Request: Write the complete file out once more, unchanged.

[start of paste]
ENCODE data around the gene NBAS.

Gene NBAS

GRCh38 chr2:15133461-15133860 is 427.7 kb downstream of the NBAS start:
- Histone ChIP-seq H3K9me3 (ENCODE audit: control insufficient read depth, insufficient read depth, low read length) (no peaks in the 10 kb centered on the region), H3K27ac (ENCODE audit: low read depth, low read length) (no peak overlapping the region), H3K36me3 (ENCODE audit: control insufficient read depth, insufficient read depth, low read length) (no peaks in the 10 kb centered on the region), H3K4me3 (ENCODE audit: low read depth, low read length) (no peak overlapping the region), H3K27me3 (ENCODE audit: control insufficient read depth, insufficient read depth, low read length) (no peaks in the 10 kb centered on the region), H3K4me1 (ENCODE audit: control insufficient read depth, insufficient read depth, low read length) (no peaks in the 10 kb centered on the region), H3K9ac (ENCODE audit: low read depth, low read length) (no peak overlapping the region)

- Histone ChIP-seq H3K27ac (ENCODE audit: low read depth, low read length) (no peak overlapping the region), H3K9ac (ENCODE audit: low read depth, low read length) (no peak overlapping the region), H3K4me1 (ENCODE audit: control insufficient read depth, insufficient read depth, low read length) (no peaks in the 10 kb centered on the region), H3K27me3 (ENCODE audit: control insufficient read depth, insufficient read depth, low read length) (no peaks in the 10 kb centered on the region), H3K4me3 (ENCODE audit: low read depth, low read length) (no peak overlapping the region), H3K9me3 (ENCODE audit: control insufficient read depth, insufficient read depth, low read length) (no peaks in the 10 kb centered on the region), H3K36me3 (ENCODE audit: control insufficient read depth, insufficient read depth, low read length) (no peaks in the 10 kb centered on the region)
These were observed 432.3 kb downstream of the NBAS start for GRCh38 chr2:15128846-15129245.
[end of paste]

ENCODE data around the gene NBAS.

Gene NBAS

GRCh38 chr2:15133461-15133860 is 427.7 kb downstream of the NBAS start:
- Histone ChIP-seq H3K9me3 (ENCODE audit: control insufficient read depth, insufficient read depth, low read length) (no peaks in the 10 kb centered on the region), H3K27ac (ENCODE audit: low read depth, low read length) (no peak overlapping the region), H3K36me3 (ENCODE audit: control insufficient read depth, insufficient read depth, low read length) (no peaks in the 10 kb centered on the region), H3K4me3 (ENCODE audit: low read depth, low read length) (no peak overlapping the region), H3K27me3 (ENCODE audit: control insufficient read depth, insufficient read depth, low read length) (no peaks in the 10 kb centered on the region), H3K4me1 (ENCODE audit: control insufficient read depth, insufficient read depth, low read length) (no peaks in the 10 kb centered on the region), H3K9ac (ENCODE audit: low read depth, low read length) (no peak overlapping the region)

- Histone ChIP-seq H3K27ac (ENCODE audit: low read depth, low read length) (no peak overlapping the region), H3K9ac (ENCODE audit: low read depth, low read length) (no peak overlapping the region), H3K4me1 (ENCODE audit: control insufficient read depth, insufficient read depth, low read length) (no peaks in the 10 kb centered on the region), H3K27me3 (ENCODE audit: control insufficient read depth, insufficient read depth, low read length) (no peaks in the 10 kb centered on the region), H3K4me3 (ENCODE audit: low read depth, low read length) (no peak overlapping the region), H3K9me3 (ENCODE audit: control insufficient read depth, insufficient read depth, low read length) (no peaks in the 10 kb centered on the region), H3K36me3 (ENCODE audit: control insufficient read depth, insufficient read depth, low read length) (no peaks in the 10 kb centered on the region)
These were observed 432.3 kb downstream of the NBAS start for GRCh38 chr2:15128846-15129245.